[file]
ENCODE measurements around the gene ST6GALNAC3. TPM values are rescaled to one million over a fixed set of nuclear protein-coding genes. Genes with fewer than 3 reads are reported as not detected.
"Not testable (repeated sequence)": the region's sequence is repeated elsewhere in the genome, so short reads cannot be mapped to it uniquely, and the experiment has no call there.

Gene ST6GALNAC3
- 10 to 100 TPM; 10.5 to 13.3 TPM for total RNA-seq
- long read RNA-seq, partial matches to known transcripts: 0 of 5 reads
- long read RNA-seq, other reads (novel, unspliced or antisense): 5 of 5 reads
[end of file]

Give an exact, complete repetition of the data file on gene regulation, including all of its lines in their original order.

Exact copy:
ENCODE measurements around the gene ST6GALNAC3. TPM values are rescaled to one million over a fixed set of nuclear protein-coding genes. Genes with fewer than 3 reads are reported as not detected.
"Not testable (repeated sequence)": the region's sequence is repeated elsewhere in the genome, so short reads cannot be mapped to it uniquely, and the experiment has no call there.

Gene ST6GALNAC3
- 10 to 100 TPM; 10.5 to 13.3 TPM for total RNA-seq
- long read RNA-seq, partial matches to known transcripts: 0 of 5 reads
- long read RNA-seq, other reads (novel, unspliced or antisense): 5 of 5 reads